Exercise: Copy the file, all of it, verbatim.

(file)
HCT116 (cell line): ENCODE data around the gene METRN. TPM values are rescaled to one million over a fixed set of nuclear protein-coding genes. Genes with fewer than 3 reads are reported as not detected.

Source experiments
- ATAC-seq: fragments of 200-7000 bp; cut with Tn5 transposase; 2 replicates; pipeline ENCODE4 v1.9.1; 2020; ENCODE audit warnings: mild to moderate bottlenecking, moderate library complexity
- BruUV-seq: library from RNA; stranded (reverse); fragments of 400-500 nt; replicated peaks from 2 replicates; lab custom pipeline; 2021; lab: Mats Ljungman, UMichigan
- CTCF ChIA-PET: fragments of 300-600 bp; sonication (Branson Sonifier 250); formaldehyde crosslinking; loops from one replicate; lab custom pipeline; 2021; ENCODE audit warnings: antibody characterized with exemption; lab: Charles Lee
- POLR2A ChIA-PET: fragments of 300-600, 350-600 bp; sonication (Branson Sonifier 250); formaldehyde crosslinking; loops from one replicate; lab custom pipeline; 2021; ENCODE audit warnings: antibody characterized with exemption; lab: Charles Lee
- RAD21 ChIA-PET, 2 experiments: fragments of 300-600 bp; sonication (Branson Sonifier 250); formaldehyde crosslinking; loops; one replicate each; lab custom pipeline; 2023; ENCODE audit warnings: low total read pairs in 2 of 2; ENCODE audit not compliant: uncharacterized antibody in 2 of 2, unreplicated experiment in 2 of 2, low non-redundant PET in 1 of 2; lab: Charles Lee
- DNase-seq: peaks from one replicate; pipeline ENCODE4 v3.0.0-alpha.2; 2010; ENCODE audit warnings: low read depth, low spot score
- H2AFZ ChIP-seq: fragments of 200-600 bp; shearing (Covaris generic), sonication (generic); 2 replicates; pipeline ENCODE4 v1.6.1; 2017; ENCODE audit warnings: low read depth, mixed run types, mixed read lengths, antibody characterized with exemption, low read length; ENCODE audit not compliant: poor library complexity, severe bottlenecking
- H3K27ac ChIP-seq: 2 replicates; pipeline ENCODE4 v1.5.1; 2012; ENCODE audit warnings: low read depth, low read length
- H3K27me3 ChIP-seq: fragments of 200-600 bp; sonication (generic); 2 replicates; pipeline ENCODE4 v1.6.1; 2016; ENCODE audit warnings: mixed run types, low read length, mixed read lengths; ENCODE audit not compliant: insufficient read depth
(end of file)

HCT116 (cell line): ENCODE data around the gene METRN. TPM values are rescaled to one million over a fixed set of nuclear protein-coding genes. Genes with fewer than 3 reads are reported as not detected.

Source experiments
- ATAC-seq: fragments of 200-7000 bp; cut with Tn5 transposase; 2 replicates; pipeline ENCODE4 v1.9.1; 2020; ENCODE audit warnings: mild to moderate bottlenecking, moderate library complexity
- BruUV-seq: library from RNA; stranded (reverse); fragments of 400-500 nt; replicated peaks from 2 replicates; lab custom pipeline; 2021; lab: Mats Ljungman, UMichigan
- CTCF ChIA-PET: fragments of 300-600 bp; sonication (Branson Sonifier 250); formaldehyde crosslinking; loops from one replicate; lab custom pipeline; 2021; ENCODE audit warnings: antibody characterized with exemption; lab: Charles Lee
- POLR2A ChIA-PET: fragments of 300-600, 350-600 bp; sonication (Branson Sonifier 250); formaldehyde crosslinking; loops from one replicate; lab custom pipeline; 2021; ENCODE audit warnings: antibody characterized with exemption; lab: Charles Lee
- RAD21 ChIA-PET, 2 experiments: fragments of 300-600 bp; sonication (Branson Sonifier 250); formaldehyde crosslinking; loops; one replicate each; lab custom pipeline; 2023; ENCODE audit warnings: low total read pairs in 2 of 2; ENCODE audit not compliant: uncharacterized antibody in 2 of 2, unreplicated experiment in 2 of 2, low non-redundant PET in 1 of 2; lab: Charles Lee
- DNase-seq: peaks from one replicate; pipeline ENCODE4 v3.0.0-alpha.2; 2010; ENCODE audit warnings: low read depth, low spot score
- H2AFZ ChIP-seq: fragments of 200-600 bp; shearing (Covaris generic), sonication (generic); 2 replicates; pipeline ENCODE4 v1.6.1; 2017; ENCODE audit warnings: low read depth, mixed run types, mixed read lengths, antibody characterized with exemption, low read length; ENCODE audit not compliant: poor library complexity, severe bottlenecking
- H3K27ac ChIP-seq: 2 replicates; pipeline ENCODE4 v1.5.1; 2012; ENCODE audit warnings: low read depth, low read length
- H3K27me3 ChIP-seq: fragments of 200-600 bp; sonication (generic); 2 replicates; pipeline ENCODE4 v1.6.1; 2016; ENCODE audit warnings: mixed run types, low read length, mixed read lengths; ENCODE audit not compliant: insufficient read depth